Moratorium on radiation facilities seems not to have patients in mind.
After nearly 40 years of attending cancer patients as a practicing oncologist, the most important lesson I learned is that patients need all the help they can get. So I'm absolutely baffled that the Minnesota Legislature would choose to increase the burden on our fellow citizens afflicted with cancer.
This burden is imposed by legislation that places a moratorium on the construction of any new cancer radiation facilities in a 14-county area encompassing the entire metro area and other populous counties.
The moratorium, which took effect in 2007, is in place until 2014; efforts are underway to extend it to 2017 and even to make it a "permanent moratorium."
It makes no more sense as a concept than it does linguistically. The only clear results of this legislation are to make life tougher for cancer patients and likely increase the future cost of medical care.
Cancer patients are sick people suffering serious symptoms from their disease and, unfortunately, often serious side effects from their treatment. Most require radiation therapy, usually delivered in a series of daily treatments over five to six weeks.
The burden of making these daily trips is very substantial and could be minimized by making the facilities as close to patients' homes as possible. But this legislation ensures that can't happen.
It strikes me as extraordinarily presumptuous that anyone who hasn't experienced cancer patients' travails would legislate barriers to treatment for them. In fact this is the only form of medical practice the Legislature restricts in this manner, and no other state does so.
Moreover, the moratorium effectively puts a stop to the development of additional "integrated cancer centers." This model is a one- stop shop in which all the cancer specialties are housed under one roof, as is the case at the St. Paul and Maplewood Cancer Centers, the Mayo Clinic and the University of Minnesota.
At these locations, cancer care is completely integrated, representing an enormous benefit to the patient. The moratorium deprives Minnesota patients who don't live near one of these facilities the opportunity of receiving this recognized state-of-the-art treatment.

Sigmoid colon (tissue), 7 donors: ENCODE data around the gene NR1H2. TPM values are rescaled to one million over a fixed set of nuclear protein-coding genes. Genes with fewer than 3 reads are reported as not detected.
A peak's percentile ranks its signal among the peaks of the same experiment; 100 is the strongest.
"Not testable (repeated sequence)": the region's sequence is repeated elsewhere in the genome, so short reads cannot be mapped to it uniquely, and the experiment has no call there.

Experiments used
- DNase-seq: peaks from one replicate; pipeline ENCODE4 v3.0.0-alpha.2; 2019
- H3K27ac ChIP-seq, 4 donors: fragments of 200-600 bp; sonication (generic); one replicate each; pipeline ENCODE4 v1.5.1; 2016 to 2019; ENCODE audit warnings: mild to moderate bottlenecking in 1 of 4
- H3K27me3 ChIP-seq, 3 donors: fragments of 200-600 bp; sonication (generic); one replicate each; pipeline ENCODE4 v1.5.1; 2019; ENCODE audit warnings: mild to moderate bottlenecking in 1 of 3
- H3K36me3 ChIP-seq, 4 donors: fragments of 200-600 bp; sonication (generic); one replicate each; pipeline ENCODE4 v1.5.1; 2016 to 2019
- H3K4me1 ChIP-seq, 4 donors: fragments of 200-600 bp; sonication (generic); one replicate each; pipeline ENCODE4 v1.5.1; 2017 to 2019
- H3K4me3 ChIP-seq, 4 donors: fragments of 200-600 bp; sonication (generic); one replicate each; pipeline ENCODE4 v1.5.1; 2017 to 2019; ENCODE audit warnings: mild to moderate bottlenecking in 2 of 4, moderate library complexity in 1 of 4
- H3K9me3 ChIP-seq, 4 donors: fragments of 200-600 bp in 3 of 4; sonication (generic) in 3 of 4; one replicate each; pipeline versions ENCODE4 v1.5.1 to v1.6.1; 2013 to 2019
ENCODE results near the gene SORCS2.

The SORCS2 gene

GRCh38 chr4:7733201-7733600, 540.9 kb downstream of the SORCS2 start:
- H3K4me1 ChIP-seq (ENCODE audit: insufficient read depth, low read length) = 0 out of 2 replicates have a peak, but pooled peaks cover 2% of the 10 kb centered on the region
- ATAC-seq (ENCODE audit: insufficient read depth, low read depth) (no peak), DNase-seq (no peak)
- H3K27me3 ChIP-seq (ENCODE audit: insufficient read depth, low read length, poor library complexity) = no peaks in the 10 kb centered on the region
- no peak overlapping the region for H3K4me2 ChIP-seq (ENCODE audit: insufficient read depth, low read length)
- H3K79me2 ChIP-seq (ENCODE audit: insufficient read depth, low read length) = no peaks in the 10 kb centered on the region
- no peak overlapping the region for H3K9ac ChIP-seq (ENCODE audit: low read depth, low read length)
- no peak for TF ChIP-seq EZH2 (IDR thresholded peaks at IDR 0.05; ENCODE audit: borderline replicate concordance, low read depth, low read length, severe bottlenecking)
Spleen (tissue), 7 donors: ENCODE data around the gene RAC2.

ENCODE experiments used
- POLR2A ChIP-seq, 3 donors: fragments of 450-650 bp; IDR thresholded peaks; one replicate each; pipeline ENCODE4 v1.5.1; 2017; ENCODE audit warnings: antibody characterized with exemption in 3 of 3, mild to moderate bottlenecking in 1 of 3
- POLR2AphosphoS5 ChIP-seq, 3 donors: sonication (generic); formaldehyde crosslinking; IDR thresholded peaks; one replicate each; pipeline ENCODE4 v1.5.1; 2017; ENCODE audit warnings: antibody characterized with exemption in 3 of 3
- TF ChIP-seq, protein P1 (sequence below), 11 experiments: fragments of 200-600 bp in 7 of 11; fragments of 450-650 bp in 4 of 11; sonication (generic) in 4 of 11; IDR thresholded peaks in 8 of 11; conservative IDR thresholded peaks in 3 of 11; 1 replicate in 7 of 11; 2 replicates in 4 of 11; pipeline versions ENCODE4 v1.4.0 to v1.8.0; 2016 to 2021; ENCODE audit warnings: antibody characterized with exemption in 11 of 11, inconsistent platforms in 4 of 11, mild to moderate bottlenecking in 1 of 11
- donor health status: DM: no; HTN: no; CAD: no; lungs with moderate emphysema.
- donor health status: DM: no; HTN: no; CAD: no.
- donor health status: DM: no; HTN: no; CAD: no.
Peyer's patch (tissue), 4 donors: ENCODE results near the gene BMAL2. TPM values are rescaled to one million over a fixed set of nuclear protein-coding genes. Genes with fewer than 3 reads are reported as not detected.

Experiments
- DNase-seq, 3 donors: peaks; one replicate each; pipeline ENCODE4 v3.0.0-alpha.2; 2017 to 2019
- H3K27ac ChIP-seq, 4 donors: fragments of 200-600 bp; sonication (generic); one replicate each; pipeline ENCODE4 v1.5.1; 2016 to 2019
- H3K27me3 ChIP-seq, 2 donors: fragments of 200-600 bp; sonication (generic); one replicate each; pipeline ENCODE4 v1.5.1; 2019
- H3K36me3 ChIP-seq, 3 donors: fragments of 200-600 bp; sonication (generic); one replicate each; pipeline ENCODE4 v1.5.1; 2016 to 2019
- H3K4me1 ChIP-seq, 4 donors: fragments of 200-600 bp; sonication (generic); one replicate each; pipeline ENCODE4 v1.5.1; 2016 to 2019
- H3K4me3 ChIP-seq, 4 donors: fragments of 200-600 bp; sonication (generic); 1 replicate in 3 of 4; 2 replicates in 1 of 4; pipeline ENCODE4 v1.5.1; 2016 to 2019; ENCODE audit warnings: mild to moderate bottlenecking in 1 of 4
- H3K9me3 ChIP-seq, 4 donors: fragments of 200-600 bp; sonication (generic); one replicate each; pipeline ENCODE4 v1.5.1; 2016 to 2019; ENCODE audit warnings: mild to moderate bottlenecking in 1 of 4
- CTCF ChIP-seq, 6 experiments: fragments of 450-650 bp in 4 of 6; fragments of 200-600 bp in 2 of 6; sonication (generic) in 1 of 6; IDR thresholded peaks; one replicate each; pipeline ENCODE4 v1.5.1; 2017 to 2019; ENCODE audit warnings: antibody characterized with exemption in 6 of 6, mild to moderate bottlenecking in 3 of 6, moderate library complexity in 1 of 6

The moratorium also ignores demographic realities. Without question, additional radiation therapy centers are needed in the near future to meet the increased cancer diagnoses in our aging population and the increasingly sophisticated use of radiation technologies.
The American Cancer Society, which opposes an extension of the moratorium without reliable data indicating adequate capacity, pointed to its projection of a 13.6 percent increase in radiation services needed statewide by 2015.
That translates into an even higher need in the metro area and a significantly greater need beyond 2015. Given these statistics, it should be no surprise that the Mayo Clinic recently built a new facility just outside the moratorium in Northfield, as did Health Partners in New Richmond, Wis.
The argument has been made that restricting the construction of these very expensive radiation facilities will reduce health care costs. But there is simply no evidence supporting this, and it makes no sense. I believe the opposite is true.
Unlike sports stadiums, no public funds are used in the construction of these facilities. On the other hand, as the increased need for these services becomes more apparent we will be forced to play "catch up" and build at the higher costs of that time.
Patient utilization, based on exacting medical indications rather than arbitrary judgment, will not be increased. To suggest there would be overutilization of cancer radiation not only has no basis in fact, but is truly offensive.
Moreover, the cost per treatment is either fixed by Medicare or determined by sophisticated negotiation between providers and private health insurance payers.
There is surely an upside for some to the moratorium. It is a terrific benefit to the business interests of the overwhelmingly largest provider of radiation services in the metro area, Minneapolis Radiation Oncology (MRO).
One has to wonder if there might be a connection between the passage of the moratorium and the push to extend it and the fact that MRO had the sixth-largest lobbying expenditures in the entire state in 2010.
Somehow I'd like to believe the interests of Minnesota cancer patients and those of us who will be paying for health care in the future should trump high-priced lobbying.
Irv Lerner, of St. Paul, is a retired oncologist. He is on the board of the America Cancer Society and serves as a consultant to Minnesota Oncology.
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